book-of-the-week

There Be Dragons — and Horses

Take in a Black Eyed Susan on Preakness Day! (Chris Maddaloni/CQ Roll Call File Photo)

Start off the week with a rock-star historian and end it with the spectacle of dragons gliding down the Potomac River. In between, mix with a little splash of ginger and take in the second leg of the Triple Crown. The Wright Stuff David McCullough reads from his new book, "The Wright Brothers" at Sixth & I Monday at 7 p.m. The celebrated biographer of such political heavyweights as Harry S. Truman and John Adams chronicles the story of Orville and Wilbur, who pioneered aviation as we know it. Wonder how they'd feel about cellphones in airline cabins now. Ticketed event. Thirty bucks gets you a book and a seat. Go to the Politics and Prose website for purchase.  

Summertime New Belgium Brewing and Girls Pint Out team up to drink up at Roofers Union Thursday from 5:30 to 7:30 p.m. The occasion is the release of New Belgium's Pear Ginger Beer, and to encourage beer cocktails, hanging out and noshing. It'll take place in a dozen U.S. cities, from Portland, Ore., to Tucson, Ariz., to our fair city.  

‘Liberty’s First Crisis’ Is a Reminder of the Fragility of Freedom of Speech

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Deadly attacks on cartoonists who had the temerity to portray Mohammed in unflattering terms are only the most recent and visible manifestations. Across the globe, from the dominions of tyrannical dictators to the effete offices of some of America’s finest universities, officialdom is attempting to squelch voices that dare to disagree.  

As Americans, we view our First Amendment right to free speech — to write and say what we like without interference from the government — as a first principle. Without freedom to speak, there is no freedom.  

The Interpretation of Marco Rubio's 'American Dreams'

Rubio has a new book, "American Dreams." (Tom Williams/CQ Roll Call)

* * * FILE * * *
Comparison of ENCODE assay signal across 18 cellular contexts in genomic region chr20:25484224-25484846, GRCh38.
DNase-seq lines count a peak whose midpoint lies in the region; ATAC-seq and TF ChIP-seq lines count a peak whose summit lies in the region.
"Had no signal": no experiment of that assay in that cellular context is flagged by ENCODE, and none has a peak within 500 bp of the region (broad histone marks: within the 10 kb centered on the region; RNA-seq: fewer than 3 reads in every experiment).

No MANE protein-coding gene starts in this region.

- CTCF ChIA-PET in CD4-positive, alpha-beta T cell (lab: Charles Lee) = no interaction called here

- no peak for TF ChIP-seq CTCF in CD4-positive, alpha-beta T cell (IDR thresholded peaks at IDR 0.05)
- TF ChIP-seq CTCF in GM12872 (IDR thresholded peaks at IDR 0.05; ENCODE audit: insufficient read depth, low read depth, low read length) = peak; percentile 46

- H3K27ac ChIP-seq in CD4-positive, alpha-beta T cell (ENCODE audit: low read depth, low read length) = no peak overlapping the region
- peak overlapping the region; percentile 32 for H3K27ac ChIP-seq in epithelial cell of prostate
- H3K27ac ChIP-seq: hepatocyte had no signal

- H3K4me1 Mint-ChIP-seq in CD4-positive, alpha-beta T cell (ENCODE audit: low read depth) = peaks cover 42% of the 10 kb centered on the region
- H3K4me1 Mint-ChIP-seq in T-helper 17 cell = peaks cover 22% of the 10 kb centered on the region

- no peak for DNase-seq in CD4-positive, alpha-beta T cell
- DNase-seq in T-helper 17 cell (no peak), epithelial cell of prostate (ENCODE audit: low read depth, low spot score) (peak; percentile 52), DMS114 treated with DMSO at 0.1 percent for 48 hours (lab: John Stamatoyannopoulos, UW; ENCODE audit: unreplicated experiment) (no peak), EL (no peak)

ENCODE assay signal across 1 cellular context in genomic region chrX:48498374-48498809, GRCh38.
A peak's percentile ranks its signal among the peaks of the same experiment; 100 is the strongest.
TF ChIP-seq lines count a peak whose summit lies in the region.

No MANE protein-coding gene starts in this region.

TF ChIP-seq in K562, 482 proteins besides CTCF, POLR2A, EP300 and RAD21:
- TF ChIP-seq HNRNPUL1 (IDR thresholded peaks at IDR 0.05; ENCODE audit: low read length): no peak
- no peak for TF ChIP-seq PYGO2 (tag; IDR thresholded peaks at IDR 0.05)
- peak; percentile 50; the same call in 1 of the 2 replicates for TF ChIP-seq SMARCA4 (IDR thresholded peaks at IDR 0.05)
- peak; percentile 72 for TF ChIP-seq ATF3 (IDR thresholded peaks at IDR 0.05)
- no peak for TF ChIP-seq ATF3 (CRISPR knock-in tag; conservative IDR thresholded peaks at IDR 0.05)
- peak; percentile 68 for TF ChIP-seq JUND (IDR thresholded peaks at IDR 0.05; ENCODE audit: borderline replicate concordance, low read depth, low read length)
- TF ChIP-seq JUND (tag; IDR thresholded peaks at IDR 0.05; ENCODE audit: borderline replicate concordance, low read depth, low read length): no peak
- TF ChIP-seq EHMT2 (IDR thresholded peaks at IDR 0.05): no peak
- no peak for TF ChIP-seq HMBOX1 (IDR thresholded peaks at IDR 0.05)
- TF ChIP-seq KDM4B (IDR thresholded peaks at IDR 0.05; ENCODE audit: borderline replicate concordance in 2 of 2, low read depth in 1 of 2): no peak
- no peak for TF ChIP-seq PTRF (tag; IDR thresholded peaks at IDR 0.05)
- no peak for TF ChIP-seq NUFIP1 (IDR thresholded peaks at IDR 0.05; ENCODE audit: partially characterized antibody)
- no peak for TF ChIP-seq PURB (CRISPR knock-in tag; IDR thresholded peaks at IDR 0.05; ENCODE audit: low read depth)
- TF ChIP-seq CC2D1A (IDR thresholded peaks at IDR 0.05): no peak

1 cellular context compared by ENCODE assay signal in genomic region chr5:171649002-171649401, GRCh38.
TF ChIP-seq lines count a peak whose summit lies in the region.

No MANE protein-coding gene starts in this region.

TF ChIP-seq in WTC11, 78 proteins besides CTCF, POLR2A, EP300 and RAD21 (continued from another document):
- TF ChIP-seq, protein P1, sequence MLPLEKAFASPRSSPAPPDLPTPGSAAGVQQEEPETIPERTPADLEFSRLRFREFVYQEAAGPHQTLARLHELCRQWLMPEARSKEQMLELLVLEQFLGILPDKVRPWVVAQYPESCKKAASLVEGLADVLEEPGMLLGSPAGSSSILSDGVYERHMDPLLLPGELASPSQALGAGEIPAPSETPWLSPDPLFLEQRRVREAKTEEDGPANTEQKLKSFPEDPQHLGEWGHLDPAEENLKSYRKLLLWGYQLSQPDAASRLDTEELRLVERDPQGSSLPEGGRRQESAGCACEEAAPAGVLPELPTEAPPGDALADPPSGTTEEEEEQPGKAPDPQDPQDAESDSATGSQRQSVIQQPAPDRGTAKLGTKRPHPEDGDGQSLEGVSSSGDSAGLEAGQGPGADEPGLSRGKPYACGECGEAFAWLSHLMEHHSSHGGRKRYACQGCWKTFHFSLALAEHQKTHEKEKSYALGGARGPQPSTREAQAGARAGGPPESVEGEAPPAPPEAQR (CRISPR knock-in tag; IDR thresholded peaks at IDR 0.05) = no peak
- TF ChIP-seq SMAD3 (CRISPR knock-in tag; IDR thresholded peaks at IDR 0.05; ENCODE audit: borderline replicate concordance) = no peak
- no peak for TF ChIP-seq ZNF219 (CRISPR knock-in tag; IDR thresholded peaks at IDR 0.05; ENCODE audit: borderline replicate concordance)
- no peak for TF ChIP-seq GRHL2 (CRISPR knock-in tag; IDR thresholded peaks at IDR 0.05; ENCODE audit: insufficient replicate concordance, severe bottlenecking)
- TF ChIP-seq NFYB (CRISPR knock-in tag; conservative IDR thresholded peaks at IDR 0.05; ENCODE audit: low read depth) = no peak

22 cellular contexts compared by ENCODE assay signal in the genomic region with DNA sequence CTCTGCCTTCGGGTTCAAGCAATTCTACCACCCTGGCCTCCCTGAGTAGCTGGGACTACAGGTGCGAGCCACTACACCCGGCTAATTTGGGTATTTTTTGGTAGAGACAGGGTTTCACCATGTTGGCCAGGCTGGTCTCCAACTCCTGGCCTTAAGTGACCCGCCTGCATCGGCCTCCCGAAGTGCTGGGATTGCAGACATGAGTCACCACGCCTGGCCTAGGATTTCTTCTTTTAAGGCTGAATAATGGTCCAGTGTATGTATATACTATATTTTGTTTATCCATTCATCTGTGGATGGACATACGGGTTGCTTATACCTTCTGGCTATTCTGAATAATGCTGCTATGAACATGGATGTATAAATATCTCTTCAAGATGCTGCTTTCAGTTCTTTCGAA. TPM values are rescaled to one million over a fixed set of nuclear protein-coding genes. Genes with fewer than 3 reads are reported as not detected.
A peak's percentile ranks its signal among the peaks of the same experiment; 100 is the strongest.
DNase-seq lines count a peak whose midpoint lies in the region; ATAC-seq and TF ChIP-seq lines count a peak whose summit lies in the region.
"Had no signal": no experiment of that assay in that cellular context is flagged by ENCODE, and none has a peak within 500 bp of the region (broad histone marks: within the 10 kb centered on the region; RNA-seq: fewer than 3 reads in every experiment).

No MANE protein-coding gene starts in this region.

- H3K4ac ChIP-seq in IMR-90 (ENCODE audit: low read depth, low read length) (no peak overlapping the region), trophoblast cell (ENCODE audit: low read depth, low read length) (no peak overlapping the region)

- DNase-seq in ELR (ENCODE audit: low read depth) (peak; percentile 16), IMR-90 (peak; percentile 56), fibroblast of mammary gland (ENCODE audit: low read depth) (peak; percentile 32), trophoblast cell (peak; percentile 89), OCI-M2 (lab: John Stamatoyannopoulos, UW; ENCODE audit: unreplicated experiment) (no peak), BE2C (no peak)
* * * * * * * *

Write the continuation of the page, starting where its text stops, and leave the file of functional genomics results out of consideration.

My fellow Americans,  

No three words better capture the spirit of my plan to revive the American dream than “my fellow Americans,” suggestive as those words are of the opening of an inaugural address. As I imagine myself looking down the National Mall at the sea of hopeful faces, eloquently holding forth on the American dream, I hear myself moving on to modestly recall the sacrifices of early Marco Rubios that brought me to this pinnacle of dreaming.  

Random Awesome Passages From Rep. Steve Israel's 'The Global War on Morris'

The budding writer. (Tom Williams/CQ Roll Call File Photo)

As Rep. Steve Israel, D-N.Y., rolls out his book tour for his satirical novel "The Global War on Morris," Roll Call After Dark makes note of some of the book's passages, in a random and hopefully entertaining manner.

Want more? Israel reads from his novel at Politics and Prose at 5015 Connecticut Ave. NW on Wednesday at 7 p.m.  

Decoding the Sometimes Mystifying Vocabulary of Politics

Have you ever found yourself walking back a dog whistle on the basis of a Washington handshake? Sometimes the political world's vocabulary is otherworldly. In those cases, "Dog Whistles, Walk-Backs & Washington Handshakes: Decoding the Jargon, Slang and Bluster of American Political Speech," is here to help.  

This new book, the product of veteran political journalists Chuck McCutcheon and David Mark, provides a breezy guide to the arcane shibboleths employed by the lawmakers, journalists, staffers, fixers (defined on p. 13) and other citizens primarily of the Acela Corridor (defined on p. 70). Its fun tone belies its utility, as even the most seasoned D.C. sherpa (p.25) or graybeard (p. 34) may not know the ins and outs of each and every term. Want to know the genesis of some of the budgetese (p. 102) thrown around in the coming weeks? This is the place.  

Party Like It's 1844
'Innovative State' Builds Case for Acting Like Adults

In the middle of a political season, with members of Congress hunkering down amid the midterm election season, it's refreshing to pick up a book — a policy book even! — that makes the case that it's possible to work across party lines for the common good.  

Aneesh Chopra, former chief technology officer for the United States and Virginia's former secretary of technology, writes in his book "Innovative State" that the way to go beyond the management cliches of "working smarter" and "doing more with less" is to both keep in mind that innovation has defined basic human progress and good people usually come around to good ideas, whether it's a non-spoils civil service or digital communication.